A glazed entrance is positioned opposite an outdoor sports pitch at one end of the hall, plus extra routes lead through from both of the old buildings on either side.
Slangen + Koenis Architects, formally known as Koppert + Koenis Architects, has previously designed another sports hall in the Netherlands, featuring a timber-framed structure.
Other sports centres on Dezeen include a gymnasium that swells outwards to let the light in and a football ground in a converted warehouse. See more stories about sports centres.
Photography is by Marcel van der Burg, apart from where otherwise indicated.
Here’s a project description from Slangen + Koenis Architects:
Sports hall ‘De Rietlanden’
The new sports hall ‘De Rietlanden’ will, together with its existing neighbouring sport facilities, form a new important in- and outdoor sports centre in Lelystad. The existing situation already had two sports halls, though separated by a bike stand from the local secondary school. This unusual separation made it very hard to combine the different sport and social activities. Also the site has a very grey and pale colour pallet with an unwelcoming atmosphere, especially after school hours. The starting point of the design therefore was to not only create a friendly volume that combines the two existing buildings into one centre, but also to create a fresh and bright impulse for the drab and grey surroundings. By moving the entrance to the other side of the building we created a centre that is more accessible from a spacious and more inviting entrance square that welcomes the visitors.
Since both of the neighbouring buildings had to remain, the new sports hall had to fit into the relatively narrow empty spot, where the bike stand used to be. To accentuate the placement of the new structure, we created very colourful facades at the two sides that intersect the existing buildings, accentuating the contrast between old and new. The two front facades are very crisp and light with white colours in varying materials. The new entrance faces towards the outdoor sport fields through large glass windows, as well as the covered terrace on the upper floor, that can function as a grandstand. In order to create an optimal sports and teaching environment, windows allows light and views into the sports hall. But they can also be closed if it is convenient for the activities. To create extra relief and agility to the entrance square the shutters can be adjusted to the needs of the users, causing the building to open or close towards the square.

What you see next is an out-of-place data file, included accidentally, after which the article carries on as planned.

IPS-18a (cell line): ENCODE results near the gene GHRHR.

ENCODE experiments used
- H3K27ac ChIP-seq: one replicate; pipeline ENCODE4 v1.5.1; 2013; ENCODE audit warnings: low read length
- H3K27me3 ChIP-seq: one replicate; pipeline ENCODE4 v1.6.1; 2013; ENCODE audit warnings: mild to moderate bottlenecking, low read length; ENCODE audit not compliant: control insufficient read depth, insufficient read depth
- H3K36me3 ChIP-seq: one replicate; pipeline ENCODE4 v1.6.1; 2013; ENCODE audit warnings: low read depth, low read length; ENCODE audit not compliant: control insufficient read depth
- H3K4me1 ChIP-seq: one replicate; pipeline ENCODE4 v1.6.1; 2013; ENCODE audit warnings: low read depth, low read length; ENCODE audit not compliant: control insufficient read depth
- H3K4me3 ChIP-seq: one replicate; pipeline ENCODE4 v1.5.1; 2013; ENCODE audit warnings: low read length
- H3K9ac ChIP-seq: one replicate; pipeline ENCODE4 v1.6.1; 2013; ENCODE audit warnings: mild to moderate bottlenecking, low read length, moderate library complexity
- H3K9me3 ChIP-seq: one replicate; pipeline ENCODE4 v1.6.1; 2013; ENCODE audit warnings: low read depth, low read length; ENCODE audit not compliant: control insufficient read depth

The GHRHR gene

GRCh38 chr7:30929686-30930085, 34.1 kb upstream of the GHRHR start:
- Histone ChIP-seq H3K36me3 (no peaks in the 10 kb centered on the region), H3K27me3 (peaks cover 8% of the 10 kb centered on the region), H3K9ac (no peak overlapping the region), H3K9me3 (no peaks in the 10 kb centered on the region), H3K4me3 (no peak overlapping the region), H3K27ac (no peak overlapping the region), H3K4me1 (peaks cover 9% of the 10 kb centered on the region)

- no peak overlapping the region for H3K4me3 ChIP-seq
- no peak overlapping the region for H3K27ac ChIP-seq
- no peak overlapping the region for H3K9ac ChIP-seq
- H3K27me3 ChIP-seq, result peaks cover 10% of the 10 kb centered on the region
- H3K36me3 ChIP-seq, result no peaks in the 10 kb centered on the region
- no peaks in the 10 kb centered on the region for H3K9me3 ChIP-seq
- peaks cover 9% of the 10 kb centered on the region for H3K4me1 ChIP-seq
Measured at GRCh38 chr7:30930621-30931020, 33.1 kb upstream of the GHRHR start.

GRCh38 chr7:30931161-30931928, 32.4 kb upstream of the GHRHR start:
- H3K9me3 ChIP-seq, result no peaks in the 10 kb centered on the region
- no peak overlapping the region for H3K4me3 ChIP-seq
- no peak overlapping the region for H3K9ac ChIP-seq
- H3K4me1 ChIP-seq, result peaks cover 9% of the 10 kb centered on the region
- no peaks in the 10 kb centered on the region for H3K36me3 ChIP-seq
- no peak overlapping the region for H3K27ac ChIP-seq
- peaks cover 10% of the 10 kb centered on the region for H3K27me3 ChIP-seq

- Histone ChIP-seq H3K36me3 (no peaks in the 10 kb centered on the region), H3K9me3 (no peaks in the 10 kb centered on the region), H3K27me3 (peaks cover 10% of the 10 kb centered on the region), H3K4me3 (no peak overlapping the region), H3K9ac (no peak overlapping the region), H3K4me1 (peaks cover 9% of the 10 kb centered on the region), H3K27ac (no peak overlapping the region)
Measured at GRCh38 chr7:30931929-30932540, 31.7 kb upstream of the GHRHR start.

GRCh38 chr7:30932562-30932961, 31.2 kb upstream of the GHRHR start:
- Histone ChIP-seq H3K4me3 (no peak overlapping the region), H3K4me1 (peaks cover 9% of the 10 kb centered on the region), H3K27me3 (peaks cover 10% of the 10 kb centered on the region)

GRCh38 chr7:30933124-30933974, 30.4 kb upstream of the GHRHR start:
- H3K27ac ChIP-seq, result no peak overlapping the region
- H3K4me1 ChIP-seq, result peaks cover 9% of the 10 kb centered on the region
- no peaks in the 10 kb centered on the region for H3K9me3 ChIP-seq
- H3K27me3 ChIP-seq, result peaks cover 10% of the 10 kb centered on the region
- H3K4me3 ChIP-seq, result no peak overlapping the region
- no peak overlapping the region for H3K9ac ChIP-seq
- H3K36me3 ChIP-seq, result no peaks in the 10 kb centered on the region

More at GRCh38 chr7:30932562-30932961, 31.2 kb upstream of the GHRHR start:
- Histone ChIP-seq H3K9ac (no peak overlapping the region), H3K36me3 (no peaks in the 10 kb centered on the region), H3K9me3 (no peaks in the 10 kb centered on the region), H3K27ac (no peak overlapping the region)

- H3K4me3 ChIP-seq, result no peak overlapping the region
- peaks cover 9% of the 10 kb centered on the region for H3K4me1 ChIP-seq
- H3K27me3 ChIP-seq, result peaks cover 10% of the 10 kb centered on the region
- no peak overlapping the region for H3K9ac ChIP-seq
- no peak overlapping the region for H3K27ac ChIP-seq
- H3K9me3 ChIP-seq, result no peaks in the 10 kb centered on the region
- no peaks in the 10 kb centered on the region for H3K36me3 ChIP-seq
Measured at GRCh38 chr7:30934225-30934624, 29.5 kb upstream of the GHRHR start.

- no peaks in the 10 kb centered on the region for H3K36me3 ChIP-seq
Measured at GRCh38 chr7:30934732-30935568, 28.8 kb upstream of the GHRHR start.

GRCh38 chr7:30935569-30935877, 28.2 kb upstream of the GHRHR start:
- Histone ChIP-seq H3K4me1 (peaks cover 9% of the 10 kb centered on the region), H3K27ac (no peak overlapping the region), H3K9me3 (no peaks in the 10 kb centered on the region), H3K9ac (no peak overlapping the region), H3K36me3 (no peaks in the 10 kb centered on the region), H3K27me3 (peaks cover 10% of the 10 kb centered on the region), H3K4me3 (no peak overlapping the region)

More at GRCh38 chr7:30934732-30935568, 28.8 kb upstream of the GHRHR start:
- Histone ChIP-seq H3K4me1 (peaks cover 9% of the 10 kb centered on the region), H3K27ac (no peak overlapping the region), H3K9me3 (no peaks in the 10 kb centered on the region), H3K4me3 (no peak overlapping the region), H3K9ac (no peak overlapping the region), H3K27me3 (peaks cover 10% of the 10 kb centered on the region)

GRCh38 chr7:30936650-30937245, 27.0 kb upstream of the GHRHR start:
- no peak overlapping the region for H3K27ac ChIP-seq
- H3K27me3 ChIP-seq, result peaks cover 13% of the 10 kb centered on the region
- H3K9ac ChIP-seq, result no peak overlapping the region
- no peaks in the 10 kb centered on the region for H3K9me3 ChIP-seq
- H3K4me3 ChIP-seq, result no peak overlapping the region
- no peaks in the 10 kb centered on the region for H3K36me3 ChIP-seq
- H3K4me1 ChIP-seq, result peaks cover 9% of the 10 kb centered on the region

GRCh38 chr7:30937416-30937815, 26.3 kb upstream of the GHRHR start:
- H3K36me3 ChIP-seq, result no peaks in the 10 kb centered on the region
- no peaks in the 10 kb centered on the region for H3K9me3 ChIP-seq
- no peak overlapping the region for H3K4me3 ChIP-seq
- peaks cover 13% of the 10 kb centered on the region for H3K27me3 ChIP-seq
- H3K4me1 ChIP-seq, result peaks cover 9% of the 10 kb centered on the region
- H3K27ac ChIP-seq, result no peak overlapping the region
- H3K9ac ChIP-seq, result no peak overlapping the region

The floor plan clearly shows how the new structure is implemented on the site and in between the other buildings. There’s a hallway connecting the sports halls on ground level and the 6 changing rooms. These spaces are optimized to leave maximum space for the optimal layout. On the upper floor a spectator zone is situated along the length of the field with a restaurant. The restaurant is an important connection between the old and the new building on grandstand level.
Project size: 2.500 sqm
Duration: Sept 2010 – Aug 2012
Architect: Slangen + Koenis Architects
Chief Designers: Erik Slangen, Jakko Koenis
Team: Jetske Bömer, Bart Solinger, Vincent van Draanen
The post De Rietlanden Sports Hall by
Slangen + Koenis Architects appeared first on Dezeen.
AMV BBDO has built on the successful ‘You’re Not You When You’re Hungry’ campaign for Snickers in the UK, with an amusing digital campaign.
The agency worked with Google technology to serve the campaign to the search engine’s users. Starting from the premise that office workers are ‘off their game’ when hungry, the agency used a special algorithm to identify various misspellings of some of the most commonly searched for terms on Google. Each time someone misspelt one of the words, the search results included a tailored ad message, encouraging the user to grab a Snickers (see screen grab below).
The three-day campaign ran in early April and reached more than 500,000 people within three days, without any seeding. The agency also released the following video about how it put together its quirky little digital spin on a successful ongoing campaign:
Agency: AMV BBDO
Creative Directors: Alex Grieve & Adrian Rossi
Copywriter: Rich McGrann
Art Director: Andy Clough
Out now, the May 2013 issue of Creative Review is our biggest ever. Features over 100 pages of the year’s best work in the Creative Review Annual 2013 (in association with iStockphoto), plus profiles on Morag Myerscough, Part of a Biggler Plan and Human After All as well as analysis, comment, reviews and opinion